The year was 1942. While the Battle of Stalingrad would begin later that summer, the horrors of the Holocaust were far from over with the mass, systematic murder of Jews at Auschwitz-Birkenau just beginning.
That same year, however, 20-year-old University of Munich student Sophie Scholl was coming to the conclusion that she could no longer sit idly by and watch the expanding crimes against humanity that Hitler and the Nazi party were commintting. In June of that year, Scholl made a commitment to what activists of today might call active allyship, joining the White Rose resistance group and in turn stirring thousands of German students and civilians into action.
Sophie was born the fourth of six children to the mayor of Forchtenberg, Germany in 1921. Like most non-Jewish youth, Sophie was required to join the Bund Deutscher Mädel, or the League of German Girls, in 1933 when the Nazis took power. At first, Sophie accepted the ideals of the Hitler Youth without question. Her father, Robert Scholl, on the other hand, actively criticized the National Socialist Party, even serving time in a Nazi prison later in his life for calling Hitler “God’s scourge on mankind.”
It wasn’t until her brother, Hans, was arrested in 1937 for participating in an illegal non-Nazi group that Sophie would begin her awakening, fully turning against the Nazi Party and making her way into the resistance. In 1939, both of Sophie’s brothers were drafted into the war, with Hans being stationed at the Eastern Front. It was here that he witnessed some of the atrocities being committed against the Jews first hand, and what would inevitably inspire the founding of the White Rose.
After serving her required six months of auxiliary war service as a nursery teacher, Sophie enrolled at the University of Munich alongside Hans in 1942, majoring in biology and philosophy. That same summer, Sophie, Hans, their friends Alexander Schmorell, Willi Graf, Christoph Probst, and a professor of philosophy, Kurt Huber, began printing and distributing anti-Nazi Party leaflets around the city of Munich under the name of the White Rose. The group was inspired by the examples of passive resistance they had heard about in the United States, where groups of students were beginning to fight in the name of civil rights and racial justice.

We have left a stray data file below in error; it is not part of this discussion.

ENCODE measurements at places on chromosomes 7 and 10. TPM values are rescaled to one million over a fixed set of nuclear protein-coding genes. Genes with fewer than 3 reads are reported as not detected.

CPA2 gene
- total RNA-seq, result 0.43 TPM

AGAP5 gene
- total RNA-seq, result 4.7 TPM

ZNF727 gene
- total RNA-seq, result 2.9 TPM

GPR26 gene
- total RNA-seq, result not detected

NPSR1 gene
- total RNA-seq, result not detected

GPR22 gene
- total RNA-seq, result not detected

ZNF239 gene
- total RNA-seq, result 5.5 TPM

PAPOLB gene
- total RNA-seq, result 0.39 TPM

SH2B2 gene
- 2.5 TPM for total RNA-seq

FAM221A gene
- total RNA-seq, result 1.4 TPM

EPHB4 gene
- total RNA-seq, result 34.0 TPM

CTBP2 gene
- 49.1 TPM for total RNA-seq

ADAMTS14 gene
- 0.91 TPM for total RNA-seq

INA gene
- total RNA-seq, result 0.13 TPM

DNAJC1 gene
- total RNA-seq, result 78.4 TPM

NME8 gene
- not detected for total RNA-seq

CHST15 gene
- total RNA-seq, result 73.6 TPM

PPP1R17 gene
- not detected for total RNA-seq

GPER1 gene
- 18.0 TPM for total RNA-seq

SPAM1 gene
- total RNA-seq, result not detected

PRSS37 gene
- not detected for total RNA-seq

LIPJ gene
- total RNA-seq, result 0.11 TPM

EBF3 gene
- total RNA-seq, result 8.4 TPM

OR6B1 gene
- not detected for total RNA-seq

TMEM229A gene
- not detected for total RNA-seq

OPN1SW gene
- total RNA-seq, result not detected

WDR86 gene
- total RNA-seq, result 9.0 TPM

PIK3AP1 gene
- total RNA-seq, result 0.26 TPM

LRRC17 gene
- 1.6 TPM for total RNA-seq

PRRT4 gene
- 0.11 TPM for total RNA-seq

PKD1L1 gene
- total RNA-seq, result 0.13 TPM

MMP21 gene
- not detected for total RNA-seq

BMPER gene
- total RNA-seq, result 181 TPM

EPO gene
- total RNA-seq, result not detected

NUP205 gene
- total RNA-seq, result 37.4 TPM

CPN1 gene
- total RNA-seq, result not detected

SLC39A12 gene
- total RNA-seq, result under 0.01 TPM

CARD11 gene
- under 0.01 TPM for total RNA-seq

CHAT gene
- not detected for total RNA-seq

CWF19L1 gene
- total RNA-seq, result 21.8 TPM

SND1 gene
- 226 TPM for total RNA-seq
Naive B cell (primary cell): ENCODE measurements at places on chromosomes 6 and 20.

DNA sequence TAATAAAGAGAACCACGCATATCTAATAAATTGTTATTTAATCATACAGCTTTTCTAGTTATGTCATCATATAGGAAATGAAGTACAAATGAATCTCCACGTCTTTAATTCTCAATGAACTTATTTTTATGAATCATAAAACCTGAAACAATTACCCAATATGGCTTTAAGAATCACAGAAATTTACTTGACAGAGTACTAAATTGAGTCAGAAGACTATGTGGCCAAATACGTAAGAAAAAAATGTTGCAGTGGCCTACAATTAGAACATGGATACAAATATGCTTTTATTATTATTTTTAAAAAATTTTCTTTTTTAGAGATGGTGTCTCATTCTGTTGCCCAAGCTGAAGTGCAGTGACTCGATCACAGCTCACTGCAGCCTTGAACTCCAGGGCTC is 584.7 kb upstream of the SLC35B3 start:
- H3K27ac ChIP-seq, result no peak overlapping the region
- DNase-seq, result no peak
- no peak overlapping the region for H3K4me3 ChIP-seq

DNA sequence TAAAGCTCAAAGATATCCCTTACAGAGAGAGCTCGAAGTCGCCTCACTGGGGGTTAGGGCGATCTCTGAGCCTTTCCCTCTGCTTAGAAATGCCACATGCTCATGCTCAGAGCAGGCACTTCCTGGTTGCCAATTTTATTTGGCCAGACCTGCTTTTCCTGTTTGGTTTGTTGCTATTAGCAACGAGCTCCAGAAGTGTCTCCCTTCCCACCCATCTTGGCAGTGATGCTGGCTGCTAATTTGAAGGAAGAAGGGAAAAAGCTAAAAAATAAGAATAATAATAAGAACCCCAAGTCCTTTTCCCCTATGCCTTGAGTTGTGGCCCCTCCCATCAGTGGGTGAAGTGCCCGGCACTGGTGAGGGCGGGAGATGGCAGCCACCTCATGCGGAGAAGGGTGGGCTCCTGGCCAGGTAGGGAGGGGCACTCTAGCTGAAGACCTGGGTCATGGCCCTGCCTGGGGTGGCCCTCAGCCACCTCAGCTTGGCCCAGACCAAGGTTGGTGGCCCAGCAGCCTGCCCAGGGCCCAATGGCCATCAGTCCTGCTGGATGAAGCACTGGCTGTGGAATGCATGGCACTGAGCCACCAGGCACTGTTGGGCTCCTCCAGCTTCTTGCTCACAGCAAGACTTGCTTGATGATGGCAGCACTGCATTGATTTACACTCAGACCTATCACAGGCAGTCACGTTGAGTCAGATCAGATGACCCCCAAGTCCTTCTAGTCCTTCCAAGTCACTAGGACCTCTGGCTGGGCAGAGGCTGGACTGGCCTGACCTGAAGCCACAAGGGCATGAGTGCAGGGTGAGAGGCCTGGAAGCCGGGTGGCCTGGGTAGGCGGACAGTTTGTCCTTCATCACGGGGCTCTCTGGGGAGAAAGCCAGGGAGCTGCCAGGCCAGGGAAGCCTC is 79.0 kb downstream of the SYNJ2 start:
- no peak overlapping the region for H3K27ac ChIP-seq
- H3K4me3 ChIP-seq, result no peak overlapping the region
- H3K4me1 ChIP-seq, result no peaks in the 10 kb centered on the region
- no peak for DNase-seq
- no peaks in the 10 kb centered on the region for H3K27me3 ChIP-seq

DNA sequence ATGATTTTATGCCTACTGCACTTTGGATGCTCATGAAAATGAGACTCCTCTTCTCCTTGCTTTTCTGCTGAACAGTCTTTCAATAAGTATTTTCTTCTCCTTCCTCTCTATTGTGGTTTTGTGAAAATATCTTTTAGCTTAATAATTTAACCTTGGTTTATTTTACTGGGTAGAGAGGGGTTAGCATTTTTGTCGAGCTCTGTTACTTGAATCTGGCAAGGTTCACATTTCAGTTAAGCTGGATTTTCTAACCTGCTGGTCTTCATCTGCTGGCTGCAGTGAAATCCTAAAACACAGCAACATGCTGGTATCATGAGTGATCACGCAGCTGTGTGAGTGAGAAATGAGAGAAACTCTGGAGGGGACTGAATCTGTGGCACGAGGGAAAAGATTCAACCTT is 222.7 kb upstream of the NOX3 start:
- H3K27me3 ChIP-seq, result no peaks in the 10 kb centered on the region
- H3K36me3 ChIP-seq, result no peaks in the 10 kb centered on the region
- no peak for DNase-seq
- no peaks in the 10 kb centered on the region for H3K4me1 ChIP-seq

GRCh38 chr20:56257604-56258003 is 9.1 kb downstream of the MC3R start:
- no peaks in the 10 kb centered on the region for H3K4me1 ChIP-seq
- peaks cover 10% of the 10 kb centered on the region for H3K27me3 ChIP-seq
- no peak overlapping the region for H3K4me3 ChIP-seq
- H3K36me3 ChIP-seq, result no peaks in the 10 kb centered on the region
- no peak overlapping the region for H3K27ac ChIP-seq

The White Rose would eventually write and distribute six pamphlets in total, sending them out to professors, fellow students, friends, and even cultivating a network of supporters that would help them distribute the leaflets throughout all of Germany. The leaflets asked many questions of their readers, but above all else, they asked the same question Sophie asked of herself as she began to grow suspicious of the National Socialist Party and their values: If you know what is happening, then why don’t you act?
Along with educating German students and calling for “freedom of speech, freedom of religion, and protection of the individual citizen from the arbitrary action of criminal dictator-states,” the White Rose’s activist materials implored civilians to engage in forms of non-violent resistance by sabotaging weapon plants and war industries, disrupting Nazi rallies and gatherings, and attempting to obstruct the overall actions of the Nazi Party.